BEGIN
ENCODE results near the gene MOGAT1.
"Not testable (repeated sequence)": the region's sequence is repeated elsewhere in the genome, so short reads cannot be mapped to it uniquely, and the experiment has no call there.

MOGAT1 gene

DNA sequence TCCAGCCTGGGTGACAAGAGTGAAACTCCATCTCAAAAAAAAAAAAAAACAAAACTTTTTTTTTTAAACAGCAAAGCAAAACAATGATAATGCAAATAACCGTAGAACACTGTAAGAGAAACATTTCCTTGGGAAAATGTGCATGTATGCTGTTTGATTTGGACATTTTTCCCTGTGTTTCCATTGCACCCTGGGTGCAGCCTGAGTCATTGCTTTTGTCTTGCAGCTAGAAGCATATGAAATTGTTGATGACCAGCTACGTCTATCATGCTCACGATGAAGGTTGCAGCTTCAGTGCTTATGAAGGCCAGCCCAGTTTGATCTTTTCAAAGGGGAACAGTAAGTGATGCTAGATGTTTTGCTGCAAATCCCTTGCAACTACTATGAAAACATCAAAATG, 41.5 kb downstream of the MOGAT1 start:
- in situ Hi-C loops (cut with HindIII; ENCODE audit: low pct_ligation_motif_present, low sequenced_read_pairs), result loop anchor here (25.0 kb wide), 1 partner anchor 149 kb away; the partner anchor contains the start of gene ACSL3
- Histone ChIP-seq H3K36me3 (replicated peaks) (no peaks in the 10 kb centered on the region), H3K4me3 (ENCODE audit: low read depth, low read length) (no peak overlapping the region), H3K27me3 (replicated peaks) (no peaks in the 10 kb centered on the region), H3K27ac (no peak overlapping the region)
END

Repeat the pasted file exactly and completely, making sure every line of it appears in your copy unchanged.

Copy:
ENCODE results near the gene MOGAT1.
"Not testable (repeated sequence)": the region's sequence is repeated elsewhere in the genome, so short reads cannot be mapped to it uniquely, and the experiment has no call there.

MOGAT1 gene

DNA sequence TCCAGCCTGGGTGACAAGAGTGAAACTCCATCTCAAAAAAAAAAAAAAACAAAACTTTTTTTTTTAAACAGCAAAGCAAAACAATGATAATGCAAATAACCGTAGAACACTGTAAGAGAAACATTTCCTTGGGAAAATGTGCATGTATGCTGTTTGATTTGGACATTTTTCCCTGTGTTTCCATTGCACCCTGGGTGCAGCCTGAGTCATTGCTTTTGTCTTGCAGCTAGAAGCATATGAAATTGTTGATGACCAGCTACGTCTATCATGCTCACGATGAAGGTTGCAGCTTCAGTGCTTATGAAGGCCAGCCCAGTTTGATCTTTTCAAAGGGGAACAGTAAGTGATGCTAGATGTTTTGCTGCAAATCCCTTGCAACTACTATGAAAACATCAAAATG, 41.5 kb downstream of the MOGAT1 start:
- in situ Hi-C loops (cut with HindIII; ENCODE audit: low pct_ligation_motif_present, low sequenced_read_pairs), result loop anchor here (25.0 kb wide), 1 partner anchor 149 kb away; the partner anchor contains the start of gene ACSL3
- Histone ChIP-seq H3K36me3 (replicated peaks) (no peaks in the 10 kb centered on the region), H3K4me3 (ENCODE audit: low read depth, low read length) (no peak overlapping the region), H3K27me3 (replicated peaks) (no peaks in the 10 kb centered on the region), H3K27ac (no peak overlapping the region)